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Graphene is the strongest, thinnest and most conductive material known to man. With such remarkable properties, it is no wonder that graphene enables exciting new applications in electronics, energy, medicine, aerospace and many more markets.

Recent graphene News

Graphene Flagship launches Airbus-Backed Project for graphene-based thermoelectric ice protection systems

The Graphene Flagship has announced the GICE Spearhead Project - development of a graphene-based thermoelectric ice protection system, that will aim to advance the technology readiness of graphene in such applications.

If ice accumulates on the wings, propellers or other surfaces of an aircraft, control can be dangerously inhibited. Thermoelectric ice protection systems prevent this from happening, using an ultra-thin conductive coating layer to generate heat when current is applied. The GICE project will attempt to use graphene to improve existing technology for this application.

Inov-8 adds graphene to its X-Talon range of footwear

The collaboration between the University of Manchester and British sportswear brand Inov-8, which started in 2017 and has already produced the G-Series range of graphene-enhanced shoes and a pair of hiking boots which utilize graphene, has now expanded even further.

Inov-8's new graphene-enhanced shoes image

Since launching in 2008, the X-Talon has been Inov-8’s best-selling off-road footwear collection. Now, the brand announced that they have evolved the range with the graphene-enhanced X-Talon G 235.

Graphene Flagship partners develop a graphene-titania photocatalyst that gets rid of NOx pollutants

Graphene Flagship partners the University of Bologna, Politecnico di Milano, CNR, NEST, Italcementi HeidelbergCement Group, the Israel Institute of Technology, Eindhoven University of Technology, and the University of Cambridge have developed a graphene-titania photocatalyst that degrades up to 70% more atmospheric nitrogen oxides (NOx) than standard titania nanoparticles in tests on real pollutants.

To address the problem of atmospheric pollution, researchers worldwide are on the hunt for new ways to remove pollutants from the atmosphere, and photocatalysts such as titania are a good way to do this. When titania is exposed to sunlight, it degrades nitrogen oxides – which are very harmful to human health – and volatile organic compounds present at the surface, oxidizing them into inert or harmless products.

Graphenea launches highly flat monolayer graphene on copper thin film

Graphenea has announced the launch of a new product – highly flat monolayer graphene. The graphene is grown by CVD on copper thin film on a 2” sapphire substrate. With extremely low roughness that is less than 4 nm, this new product is targeted at applications in photonics, high-performance electronics, magnetic memory, and freestanding membranes.

Graphenea's new flat monolayer graphene on copper thin film image

The product aims to meet wafer-scale integration requirements to build uniform graphene devices in a fashion compatible with current industrial fabrication methods. The flat graphene product is ready to be transferred by electrochemical delamination or dry methods since the sapphire substrate is robust enough to withstand mechanical damage, preventing tearing and wrinkling of the thin Cu sheet. The total wafer thickness is 430 micrometers. Full product information can be found in Graphenea's online store.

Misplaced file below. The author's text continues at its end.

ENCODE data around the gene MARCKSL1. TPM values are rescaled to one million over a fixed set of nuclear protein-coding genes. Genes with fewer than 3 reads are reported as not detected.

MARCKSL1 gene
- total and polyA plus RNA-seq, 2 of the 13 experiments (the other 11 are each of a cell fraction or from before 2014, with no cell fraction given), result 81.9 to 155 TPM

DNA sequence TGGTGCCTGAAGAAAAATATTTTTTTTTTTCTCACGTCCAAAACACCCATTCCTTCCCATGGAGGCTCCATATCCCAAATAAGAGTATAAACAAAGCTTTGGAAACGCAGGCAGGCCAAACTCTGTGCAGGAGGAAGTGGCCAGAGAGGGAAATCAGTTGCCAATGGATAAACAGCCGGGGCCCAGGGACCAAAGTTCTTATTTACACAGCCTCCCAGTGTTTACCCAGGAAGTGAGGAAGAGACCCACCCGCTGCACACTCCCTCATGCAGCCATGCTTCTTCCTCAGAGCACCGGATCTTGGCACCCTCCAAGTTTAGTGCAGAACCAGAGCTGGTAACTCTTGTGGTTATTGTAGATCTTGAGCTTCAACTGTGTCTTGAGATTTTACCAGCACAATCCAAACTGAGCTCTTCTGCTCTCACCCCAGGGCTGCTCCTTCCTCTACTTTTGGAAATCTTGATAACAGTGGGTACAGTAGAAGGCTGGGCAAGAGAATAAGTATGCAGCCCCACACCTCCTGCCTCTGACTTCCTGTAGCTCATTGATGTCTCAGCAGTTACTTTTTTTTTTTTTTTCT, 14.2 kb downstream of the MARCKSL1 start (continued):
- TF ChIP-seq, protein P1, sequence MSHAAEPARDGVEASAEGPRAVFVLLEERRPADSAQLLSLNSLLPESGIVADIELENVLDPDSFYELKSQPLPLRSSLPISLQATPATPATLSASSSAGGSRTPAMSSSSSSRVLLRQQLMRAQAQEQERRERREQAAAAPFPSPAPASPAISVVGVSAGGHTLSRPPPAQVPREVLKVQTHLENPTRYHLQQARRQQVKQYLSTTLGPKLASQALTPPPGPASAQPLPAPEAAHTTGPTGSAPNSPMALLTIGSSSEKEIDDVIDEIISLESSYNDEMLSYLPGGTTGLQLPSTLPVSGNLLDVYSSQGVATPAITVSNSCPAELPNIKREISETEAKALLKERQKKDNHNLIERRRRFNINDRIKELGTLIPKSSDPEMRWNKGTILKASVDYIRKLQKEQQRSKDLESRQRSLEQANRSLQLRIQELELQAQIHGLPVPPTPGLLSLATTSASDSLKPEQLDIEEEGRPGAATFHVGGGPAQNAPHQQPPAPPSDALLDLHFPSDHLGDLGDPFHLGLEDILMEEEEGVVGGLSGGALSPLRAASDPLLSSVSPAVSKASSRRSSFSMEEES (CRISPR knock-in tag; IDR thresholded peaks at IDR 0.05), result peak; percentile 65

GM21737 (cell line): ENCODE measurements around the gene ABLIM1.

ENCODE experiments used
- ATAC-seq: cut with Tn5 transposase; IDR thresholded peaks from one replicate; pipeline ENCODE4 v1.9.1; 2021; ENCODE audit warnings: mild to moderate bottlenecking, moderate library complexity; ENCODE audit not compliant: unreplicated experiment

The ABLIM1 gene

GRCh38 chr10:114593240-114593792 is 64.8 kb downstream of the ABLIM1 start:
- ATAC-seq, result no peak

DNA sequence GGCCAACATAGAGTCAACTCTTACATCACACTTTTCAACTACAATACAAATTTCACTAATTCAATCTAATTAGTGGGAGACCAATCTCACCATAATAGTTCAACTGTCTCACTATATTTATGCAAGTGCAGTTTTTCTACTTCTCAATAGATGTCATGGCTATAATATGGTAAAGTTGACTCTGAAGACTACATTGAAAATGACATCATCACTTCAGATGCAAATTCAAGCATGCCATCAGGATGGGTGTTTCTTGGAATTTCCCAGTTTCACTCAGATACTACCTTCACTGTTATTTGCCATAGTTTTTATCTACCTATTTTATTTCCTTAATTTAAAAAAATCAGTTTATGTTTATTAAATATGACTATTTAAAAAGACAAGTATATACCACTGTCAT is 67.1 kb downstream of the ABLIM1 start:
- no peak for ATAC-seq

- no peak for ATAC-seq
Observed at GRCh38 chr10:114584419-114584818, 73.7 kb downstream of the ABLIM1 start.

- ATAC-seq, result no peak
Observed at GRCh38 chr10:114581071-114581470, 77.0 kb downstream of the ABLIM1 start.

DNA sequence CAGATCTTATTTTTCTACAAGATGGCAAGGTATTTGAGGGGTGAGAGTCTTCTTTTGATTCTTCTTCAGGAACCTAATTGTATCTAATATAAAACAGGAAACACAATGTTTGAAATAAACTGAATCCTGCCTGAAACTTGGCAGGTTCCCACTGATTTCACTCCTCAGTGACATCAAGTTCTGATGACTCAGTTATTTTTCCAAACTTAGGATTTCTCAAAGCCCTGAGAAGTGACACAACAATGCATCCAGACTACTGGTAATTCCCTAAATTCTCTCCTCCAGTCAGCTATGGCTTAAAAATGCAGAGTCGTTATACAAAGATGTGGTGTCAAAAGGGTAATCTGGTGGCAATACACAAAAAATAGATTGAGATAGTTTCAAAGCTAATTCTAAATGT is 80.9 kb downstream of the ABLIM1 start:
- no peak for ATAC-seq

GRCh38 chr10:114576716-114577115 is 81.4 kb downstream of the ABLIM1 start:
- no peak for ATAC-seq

NanoEDGE: German-Israeli collaboration to develop wearable electronics for mental disorder diagnosis and functional restoration

The NanoEDGE BMBF-Project, coordinated by the Fraunhofer Institute for Biomedical Engineering IBMT, aims at the development of a graphene-based ink for inkjet printing and a scalable printing process as well as a resource-efficient process chain for the production of electrodes for direct skin contact.

Printed test electrodes in the NanoEDGE project imagePrinted test electrodes in the NanoEDGE project

The development of a graphene-based ink is based on a commercial graphene ink. Ink modification was necessary to make it printable. Ethanol is added to avoid bubbles and to decrease the surface tension of the ink. Carbon nanoparticles are added to improve abrasion resistance of printed structures. A surfactant is added to improve printability and to increase the conductivity and surface smoothness of printed structures.

Versarien enters commercial partnership with textiles company MAS Innovation

Versarien LogoAdvanced materials company Versarien recently shared that it has signed a commercial partnership agreement with textile-sector company MAS Innovation. The agreement followed a letter of intent between the parties, which set out their intent to enter into a formal commercial partnership.

The agreement specifies the terms under which the parties would secure commercial orders for garments developed using Versarien's proprietary graphene ink materials. It allowed both parties to finalize additional contractual terms with third party brands.